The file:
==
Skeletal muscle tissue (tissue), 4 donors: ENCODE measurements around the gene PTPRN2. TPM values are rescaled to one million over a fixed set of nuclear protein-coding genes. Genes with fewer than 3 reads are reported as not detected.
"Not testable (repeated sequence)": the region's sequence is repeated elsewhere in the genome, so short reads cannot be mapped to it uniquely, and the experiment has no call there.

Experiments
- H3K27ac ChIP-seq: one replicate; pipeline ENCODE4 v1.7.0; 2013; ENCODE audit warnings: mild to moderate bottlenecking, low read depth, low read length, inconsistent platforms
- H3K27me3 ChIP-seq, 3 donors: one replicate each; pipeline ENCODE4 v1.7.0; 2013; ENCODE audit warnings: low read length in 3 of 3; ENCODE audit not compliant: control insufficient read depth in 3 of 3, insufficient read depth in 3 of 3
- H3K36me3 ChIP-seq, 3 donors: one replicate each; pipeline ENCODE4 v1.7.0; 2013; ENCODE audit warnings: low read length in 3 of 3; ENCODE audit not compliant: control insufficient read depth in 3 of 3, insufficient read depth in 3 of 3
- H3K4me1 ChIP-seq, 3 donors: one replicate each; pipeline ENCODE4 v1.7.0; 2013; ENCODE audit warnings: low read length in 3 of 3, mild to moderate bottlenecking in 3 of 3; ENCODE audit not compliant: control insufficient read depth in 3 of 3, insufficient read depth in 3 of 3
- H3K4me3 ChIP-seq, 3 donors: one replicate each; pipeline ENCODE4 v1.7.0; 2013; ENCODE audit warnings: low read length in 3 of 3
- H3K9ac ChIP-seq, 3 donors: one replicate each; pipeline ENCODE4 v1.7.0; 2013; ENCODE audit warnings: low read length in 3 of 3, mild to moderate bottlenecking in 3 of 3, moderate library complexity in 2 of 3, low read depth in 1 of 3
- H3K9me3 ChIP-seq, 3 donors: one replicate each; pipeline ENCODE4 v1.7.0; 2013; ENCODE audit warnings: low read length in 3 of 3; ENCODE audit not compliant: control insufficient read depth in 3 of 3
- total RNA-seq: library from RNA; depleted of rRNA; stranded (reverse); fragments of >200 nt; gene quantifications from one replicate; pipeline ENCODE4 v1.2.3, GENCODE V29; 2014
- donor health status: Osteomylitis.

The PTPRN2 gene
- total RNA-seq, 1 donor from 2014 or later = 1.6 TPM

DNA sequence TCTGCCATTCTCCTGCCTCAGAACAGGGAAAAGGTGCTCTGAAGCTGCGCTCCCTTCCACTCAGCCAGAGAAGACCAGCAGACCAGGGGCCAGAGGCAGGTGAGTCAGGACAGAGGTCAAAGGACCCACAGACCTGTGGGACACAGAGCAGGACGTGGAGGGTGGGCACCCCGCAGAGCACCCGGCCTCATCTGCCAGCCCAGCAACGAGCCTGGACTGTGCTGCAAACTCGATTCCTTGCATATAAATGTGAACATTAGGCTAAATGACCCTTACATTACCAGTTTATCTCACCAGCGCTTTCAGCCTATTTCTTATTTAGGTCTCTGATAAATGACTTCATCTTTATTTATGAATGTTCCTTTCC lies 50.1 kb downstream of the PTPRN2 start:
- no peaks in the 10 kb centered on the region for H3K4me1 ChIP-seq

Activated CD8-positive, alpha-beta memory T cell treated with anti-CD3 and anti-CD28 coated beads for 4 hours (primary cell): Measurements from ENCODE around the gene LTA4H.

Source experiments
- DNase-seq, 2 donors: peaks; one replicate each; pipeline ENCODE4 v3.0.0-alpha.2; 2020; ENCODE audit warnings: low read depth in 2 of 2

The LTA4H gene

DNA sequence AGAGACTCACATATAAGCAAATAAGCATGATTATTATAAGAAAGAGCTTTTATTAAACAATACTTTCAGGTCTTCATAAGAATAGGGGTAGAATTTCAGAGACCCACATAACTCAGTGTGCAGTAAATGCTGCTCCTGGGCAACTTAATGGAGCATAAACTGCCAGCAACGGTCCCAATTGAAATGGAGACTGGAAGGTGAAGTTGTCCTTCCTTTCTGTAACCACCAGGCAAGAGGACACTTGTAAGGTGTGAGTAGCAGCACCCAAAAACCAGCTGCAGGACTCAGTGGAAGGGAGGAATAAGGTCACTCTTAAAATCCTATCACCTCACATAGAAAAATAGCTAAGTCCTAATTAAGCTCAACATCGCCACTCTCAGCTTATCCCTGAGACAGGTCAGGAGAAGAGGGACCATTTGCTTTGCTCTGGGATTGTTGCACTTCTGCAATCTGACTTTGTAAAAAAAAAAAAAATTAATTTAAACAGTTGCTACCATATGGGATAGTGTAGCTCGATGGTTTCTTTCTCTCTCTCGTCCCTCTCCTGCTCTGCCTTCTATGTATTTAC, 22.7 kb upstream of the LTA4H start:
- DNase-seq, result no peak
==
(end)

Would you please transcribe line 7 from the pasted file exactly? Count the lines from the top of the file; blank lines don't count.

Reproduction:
- H3K4me1 ChIP-seq, 3 donors: one replicate each; pipeline ENCODE4 v1.7.0; 2013; ENCODE audit warnings: low read length in 3 of 3, mild to moderate bottlenecking in 3 of 3; ENCODE audit not compliant: control insufficient read depth in 3 of 3, insufficient read depth in 3 of 3